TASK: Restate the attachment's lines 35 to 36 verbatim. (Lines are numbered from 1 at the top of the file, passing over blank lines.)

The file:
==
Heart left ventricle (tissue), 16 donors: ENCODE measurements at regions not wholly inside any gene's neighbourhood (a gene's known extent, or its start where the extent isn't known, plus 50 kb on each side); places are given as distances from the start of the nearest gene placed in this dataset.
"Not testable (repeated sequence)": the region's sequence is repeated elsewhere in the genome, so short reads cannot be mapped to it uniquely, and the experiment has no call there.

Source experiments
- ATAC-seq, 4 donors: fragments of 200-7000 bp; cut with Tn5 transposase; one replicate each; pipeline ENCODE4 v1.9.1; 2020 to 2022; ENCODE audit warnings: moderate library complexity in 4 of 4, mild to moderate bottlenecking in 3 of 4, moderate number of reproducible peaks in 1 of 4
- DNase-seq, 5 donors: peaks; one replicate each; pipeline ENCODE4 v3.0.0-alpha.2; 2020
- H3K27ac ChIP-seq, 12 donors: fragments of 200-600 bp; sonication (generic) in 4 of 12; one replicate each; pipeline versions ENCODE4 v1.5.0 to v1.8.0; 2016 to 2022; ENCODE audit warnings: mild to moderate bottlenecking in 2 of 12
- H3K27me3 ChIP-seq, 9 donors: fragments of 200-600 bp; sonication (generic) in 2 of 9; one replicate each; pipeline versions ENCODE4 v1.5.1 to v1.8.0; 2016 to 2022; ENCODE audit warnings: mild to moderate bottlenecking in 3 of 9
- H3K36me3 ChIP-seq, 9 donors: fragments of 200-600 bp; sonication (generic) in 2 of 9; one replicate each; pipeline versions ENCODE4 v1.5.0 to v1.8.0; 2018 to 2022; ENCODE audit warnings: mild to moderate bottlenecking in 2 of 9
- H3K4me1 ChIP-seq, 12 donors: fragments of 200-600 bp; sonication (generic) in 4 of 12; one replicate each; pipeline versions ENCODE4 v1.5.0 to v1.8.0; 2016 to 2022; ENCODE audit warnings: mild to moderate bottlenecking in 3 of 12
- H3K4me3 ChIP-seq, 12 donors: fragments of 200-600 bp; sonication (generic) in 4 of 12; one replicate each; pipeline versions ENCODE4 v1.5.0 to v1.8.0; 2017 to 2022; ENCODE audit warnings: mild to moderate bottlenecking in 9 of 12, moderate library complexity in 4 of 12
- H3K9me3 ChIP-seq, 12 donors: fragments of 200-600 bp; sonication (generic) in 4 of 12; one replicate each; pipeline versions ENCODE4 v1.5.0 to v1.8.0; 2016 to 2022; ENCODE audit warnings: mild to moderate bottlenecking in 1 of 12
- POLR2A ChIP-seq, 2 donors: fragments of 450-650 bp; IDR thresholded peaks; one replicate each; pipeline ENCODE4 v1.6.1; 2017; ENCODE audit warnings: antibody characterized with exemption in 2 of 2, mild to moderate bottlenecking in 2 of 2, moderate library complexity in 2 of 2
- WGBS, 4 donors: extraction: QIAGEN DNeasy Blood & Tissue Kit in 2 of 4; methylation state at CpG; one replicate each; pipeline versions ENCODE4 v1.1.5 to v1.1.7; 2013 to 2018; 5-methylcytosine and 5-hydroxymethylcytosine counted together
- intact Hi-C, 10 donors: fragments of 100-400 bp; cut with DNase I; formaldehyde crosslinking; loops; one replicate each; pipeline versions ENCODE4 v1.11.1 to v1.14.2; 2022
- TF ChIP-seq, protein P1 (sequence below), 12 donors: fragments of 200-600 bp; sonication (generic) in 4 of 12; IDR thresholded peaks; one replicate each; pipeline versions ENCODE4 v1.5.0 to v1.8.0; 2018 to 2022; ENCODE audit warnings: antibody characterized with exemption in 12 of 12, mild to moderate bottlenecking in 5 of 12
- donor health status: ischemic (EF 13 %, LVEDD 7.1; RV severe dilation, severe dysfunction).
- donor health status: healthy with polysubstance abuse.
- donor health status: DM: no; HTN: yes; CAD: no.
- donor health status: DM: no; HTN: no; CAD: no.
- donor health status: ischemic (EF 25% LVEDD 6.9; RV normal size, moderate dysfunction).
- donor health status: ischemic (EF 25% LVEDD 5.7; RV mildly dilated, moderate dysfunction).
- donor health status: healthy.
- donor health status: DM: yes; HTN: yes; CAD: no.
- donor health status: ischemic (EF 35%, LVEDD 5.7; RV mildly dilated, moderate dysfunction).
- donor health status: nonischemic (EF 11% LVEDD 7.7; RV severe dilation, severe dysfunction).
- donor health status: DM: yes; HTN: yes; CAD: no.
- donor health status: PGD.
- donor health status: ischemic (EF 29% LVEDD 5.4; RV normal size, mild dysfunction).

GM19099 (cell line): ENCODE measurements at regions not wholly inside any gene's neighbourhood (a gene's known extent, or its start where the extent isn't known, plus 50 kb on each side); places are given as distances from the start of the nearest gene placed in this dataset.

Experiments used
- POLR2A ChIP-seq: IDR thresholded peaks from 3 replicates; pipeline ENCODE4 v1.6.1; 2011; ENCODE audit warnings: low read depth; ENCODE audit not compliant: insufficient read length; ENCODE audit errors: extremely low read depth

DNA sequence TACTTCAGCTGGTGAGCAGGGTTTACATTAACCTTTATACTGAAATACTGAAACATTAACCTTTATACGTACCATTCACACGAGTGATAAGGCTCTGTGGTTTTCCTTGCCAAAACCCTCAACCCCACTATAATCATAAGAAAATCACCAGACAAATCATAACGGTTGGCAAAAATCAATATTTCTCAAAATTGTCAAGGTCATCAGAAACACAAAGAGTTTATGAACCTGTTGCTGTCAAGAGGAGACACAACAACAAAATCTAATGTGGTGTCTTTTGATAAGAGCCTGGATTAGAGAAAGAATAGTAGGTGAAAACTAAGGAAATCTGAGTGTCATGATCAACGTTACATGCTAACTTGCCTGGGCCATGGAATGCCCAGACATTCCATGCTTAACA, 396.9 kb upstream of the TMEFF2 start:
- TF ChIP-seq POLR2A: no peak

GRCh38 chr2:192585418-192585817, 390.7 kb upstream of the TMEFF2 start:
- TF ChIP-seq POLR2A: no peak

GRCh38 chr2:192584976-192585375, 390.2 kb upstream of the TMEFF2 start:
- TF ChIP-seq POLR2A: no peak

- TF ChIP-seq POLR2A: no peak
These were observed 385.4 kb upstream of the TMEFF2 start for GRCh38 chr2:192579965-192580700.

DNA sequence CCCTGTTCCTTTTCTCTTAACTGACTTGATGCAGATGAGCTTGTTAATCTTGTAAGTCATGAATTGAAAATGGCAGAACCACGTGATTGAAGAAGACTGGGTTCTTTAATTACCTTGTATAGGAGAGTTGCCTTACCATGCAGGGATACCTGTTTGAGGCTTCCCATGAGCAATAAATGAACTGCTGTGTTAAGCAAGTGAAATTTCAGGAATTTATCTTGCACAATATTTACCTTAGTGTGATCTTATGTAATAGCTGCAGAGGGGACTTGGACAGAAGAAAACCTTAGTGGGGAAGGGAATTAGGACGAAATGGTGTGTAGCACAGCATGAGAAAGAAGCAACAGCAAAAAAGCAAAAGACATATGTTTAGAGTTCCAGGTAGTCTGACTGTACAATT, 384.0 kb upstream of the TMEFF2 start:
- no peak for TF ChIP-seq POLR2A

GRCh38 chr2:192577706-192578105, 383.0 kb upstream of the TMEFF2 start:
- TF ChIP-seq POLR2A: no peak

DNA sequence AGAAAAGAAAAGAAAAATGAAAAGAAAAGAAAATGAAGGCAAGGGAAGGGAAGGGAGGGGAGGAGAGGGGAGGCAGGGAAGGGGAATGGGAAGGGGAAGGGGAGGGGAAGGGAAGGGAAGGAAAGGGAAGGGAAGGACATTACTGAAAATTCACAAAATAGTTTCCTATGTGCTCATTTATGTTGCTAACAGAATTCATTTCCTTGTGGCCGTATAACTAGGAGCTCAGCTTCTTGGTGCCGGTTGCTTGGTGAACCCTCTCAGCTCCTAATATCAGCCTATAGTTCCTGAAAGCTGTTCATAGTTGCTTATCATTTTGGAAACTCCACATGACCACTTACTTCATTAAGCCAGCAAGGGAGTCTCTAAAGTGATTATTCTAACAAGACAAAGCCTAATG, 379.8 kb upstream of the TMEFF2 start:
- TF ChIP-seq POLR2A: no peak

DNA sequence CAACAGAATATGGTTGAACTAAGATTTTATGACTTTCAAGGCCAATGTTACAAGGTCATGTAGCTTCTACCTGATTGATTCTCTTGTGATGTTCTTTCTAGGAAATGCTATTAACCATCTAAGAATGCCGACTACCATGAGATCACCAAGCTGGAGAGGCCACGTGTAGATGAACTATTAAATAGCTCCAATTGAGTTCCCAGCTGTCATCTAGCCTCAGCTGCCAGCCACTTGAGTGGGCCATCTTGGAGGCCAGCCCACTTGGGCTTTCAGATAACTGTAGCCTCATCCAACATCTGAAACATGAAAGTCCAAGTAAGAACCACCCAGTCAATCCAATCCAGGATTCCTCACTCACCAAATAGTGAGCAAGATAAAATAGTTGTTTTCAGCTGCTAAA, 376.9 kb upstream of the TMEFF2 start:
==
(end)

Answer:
- TF ChIP-seq POLR2A: no peak

GRCh38 chr2:192584976-192585375, 390.2 kb upstream of the TMEFF2 start: